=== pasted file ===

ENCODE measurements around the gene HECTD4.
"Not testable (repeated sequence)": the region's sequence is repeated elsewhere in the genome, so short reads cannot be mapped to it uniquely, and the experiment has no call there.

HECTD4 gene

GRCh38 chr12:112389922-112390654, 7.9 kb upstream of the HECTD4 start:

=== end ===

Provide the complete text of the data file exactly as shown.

ENCODE measurements around the gene HECTD4.
"Not testable (repeated sequence)": the region's sequence is repeated elsewhere in the genome, so short reads cannot be mapped to it uniquely, and the experiment has no call there.

HECTD4 gene

GRCh38 chr12:112389922-112390654, 7.9 kb upstream of the HECTD4 start: